Sivut kuvina
PDF
ePub

THE

ENGLISH PARNASSUS

AN ANTHOLOGY CHIEFLY OF LONGER POEMS

WITH INTRODUCTION AND NOTES

BY

W. MACNEILE DIXON

PROFESSOR OF ENGLISH LITERATURE IN THE UNIVERSITY

OF GLASGOW

AND

H. J. C. GRIERSON

CHALMERS PROFESSOR OF ENGLISH LITERATURE IN THE

UNIVERSITY OF ABERDEEN

OXFORD

AT THE CLARENDON PRESS

1916

[blocks in formation]

D64e
1916

GRAHA

PREFACE

[merged small][ocr errors]

The intention of the editors, which was to avoid selections, and to include in this Anthology only complete poems, exactly as they were given to the world by their authors, will appear in three instances to be violated. The first sestiad of Hero and Leander is here printed but not the second, the third and fourth cantos of Childe Harold without those that preceded them, and several passages from Wordsworth which are to be found in the Prelude. In Marlowe's case, since the author himself left his poem uncompleted, the editors have ventured to omit that portion which is perhaps not so well suited to modern taste; the third and fourth cantos of Childe Harold are included since they compose a poem wholly distinct from the first and second, written after an interval of years, and in a high degree characteristic of Byron in the maturity of his genius. The passages from Wordsworth were printed by the poet himself as separate poems before they were incorporated into his longer philosophical work.

Though a glossary has been provided for the use of the general reader no explanatory notes have been added to the texts. It was not the intention of the editors to supersede the work of the teacher, nor to supply such easily obtained information as is generally to be found in the annotated editions of single poems. Their purpose in this volume was rather to afford both teachers and students the opportunity for the comparative study of poetry belonging to different periods and different types. The condensed, somewhat informal, historical and critical notes are naturally far from exhaustive. They suggest merely some problems of literary interest, raise in the case of each author a few points for consideration or discussion, and attempt briefly to indicate the position of a poet or poem in the historical development of English literature. The texts are printed from the most authoritative versions available, and with as little alteration of spelling and punctuation as was possible. For the text of Chaucer the editors are indebted, and desire to express their gratitude, to Professor Skeat. In printing Burns, the poet's own spelling and italics, with which considerable liberties have often been taken, are restored. Burns's spelling, when phonetic, is a clue to his pronunciation, and his italics were frequently intended to indicate emphasis.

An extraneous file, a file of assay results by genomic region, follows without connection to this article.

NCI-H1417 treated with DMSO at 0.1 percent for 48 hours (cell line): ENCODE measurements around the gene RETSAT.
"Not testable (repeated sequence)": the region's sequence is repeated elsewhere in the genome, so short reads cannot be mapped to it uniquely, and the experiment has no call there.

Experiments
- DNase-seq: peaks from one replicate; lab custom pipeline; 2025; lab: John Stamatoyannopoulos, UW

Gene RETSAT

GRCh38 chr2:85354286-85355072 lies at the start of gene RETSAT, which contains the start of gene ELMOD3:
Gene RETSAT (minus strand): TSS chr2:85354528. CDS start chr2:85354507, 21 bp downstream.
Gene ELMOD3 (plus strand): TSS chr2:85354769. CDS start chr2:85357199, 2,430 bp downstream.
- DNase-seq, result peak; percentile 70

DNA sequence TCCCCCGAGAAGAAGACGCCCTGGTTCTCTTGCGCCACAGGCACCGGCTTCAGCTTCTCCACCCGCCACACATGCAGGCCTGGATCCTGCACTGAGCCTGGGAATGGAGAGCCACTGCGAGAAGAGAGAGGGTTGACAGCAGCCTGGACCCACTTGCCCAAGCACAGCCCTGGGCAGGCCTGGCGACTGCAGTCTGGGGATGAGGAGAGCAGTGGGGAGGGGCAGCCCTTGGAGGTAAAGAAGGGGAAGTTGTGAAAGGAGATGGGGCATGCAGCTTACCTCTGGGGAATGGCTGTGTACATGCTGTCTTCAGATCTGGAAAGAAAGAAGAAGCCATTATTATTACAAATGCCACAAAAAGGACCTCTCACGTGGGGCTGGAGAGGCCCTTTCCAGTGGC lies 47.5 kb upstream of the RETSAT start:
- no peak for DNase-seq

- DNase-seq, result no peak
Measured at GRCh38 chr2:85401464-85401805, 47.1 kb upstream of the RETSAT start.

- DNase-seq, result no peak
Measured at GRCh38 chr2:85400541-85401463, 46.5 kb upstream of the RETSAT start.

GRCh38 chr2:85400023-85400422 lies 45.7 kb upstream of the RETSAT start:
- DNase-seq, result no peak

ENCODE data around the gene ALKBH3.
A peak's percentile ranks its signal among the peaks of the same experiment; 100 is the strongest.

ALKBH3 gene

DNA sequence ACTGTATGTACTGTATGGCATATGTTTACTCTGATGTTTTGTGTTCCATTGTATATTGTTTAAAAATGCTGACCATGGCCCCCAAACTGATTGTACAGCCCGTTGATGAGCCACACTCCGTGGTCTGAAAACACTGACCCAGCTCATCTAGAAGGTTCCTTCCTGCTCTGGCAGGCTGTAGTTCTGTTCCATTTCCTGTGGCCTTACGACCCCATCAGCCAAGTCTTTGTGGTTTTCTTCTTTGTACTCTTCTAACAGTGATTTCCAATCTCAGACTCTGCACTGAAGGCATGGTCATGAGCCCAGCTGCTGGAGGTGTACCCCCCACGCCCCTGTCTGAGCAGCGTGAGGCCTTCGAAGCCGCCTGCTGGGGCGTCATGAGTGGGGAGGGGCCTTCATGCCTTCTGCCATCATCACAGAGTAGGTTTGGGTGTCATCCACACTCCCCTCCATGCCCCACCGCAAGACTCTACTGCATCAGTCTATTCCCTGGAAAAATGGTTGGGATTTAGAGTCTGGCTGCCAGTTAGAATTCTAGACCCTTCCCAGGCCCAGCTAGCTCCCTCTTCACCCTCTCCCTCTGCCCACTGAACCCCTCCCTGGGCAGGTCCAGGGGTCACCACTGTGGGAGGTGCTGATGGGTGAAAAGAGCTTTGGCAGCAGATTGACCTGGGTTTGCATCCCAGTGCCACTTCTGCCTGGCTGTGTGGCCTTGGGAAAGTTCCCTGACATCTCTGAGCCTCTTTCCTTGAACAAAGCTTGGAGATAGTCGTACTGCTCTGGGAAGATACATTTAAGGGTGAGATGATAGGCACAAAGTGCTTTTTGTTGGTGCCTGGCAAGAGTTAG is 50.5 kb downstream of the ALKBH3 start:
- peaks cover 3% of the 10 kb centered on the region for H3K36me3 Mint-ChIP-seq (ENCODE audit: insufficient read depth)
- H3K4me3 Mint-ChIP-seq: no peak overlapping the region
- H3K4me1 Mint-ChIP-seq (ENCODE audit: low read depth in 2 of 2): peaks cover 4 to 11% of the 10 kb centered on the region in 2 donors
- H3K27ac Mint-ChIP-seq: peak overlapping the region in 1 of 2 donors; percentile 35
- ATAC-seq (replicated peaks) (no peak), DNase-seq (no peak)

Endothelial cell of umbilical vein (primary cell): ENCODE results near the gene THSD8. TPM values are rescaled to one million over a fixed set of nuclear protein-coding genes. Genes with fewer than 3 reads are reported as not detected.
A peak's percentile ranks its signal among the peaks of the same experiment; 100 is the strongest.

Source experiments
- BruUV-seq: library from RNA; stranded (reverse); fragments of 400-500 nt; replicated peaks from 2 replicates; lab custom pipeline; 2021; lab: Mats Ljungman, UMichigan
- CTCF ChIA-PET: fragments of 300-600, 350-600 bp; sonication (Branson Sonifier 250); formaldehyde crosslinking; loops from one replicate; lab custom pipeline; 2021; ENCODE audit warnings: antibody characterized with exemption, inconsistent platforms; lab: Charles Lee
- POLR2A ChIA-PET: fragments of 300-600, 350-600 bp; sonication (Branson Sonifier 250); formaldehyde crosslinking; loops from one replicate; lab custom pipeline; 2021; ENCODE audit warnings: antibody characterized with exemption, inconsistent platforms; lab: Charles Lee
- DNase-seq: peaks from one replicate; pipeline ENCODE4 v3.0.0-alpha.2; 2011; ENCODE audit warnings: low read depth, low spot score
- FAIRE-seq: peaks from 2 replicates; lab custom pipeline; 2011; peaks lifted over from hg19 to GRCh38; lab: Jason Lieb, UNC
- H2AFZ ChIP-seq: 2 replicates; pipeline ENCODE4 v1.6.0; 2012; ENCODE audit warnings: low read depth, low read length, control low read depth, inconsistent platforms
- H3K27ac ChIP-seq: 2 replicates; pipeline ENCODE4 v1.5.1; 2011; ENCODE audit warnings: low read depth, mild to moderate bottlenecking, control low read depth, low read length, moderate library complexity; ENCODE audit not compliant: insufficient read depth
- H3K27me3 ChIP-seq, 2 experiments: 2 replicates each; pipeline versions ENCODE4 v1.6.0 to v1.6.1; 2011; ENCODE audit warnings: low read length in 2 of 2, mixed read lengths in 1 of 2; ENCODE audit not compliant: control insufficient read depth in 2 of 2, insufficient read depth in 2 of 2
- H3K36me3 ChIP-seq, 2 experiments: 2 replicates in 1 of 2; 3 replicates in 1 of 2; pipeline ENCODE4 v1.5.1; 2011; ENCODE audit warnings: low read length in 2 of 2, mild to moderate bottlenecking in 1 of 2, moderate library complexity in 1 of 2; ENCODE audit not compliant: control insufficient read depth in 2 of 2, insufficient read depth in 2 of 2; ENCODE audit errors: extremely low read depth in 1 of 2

In the case of Tennyson, Browning, Arnold, and Fitzgerald, considerations of copyright have excluded the use of some later emendations. The editors especially regret that they are unable to print the fuller and more finished version of Omar Khayyam. But the present text is that of the poem which so delighted and stimulated Rossetti and Swinburne, and first became famous.

The editors desire to acknowledge with warm thanks the encouragement and assistance they have received from their friends, Professors Bradley, Dowden, Raleigh, Saintsbury, and Mr. J. C. Smith. Mr. R. S. Wallace, M.A., lecturer in English Language at the University of Aberdeen, and Miss Augusta Rudmose-Brown, M.A., University Assistant, Aberdeen, have rendered valuable assistance in the preparation of the glossary, which owes much to the labours of editors of Chaucer from Tyrwhitt to Morris and Skeat, Mr. A. W. Pollard and Miss Bentinck-Smith. The editors are also indebted to the Clarendon Press for unfailing courtesy and help while the book was passing through the press.

« EdellinenJatka »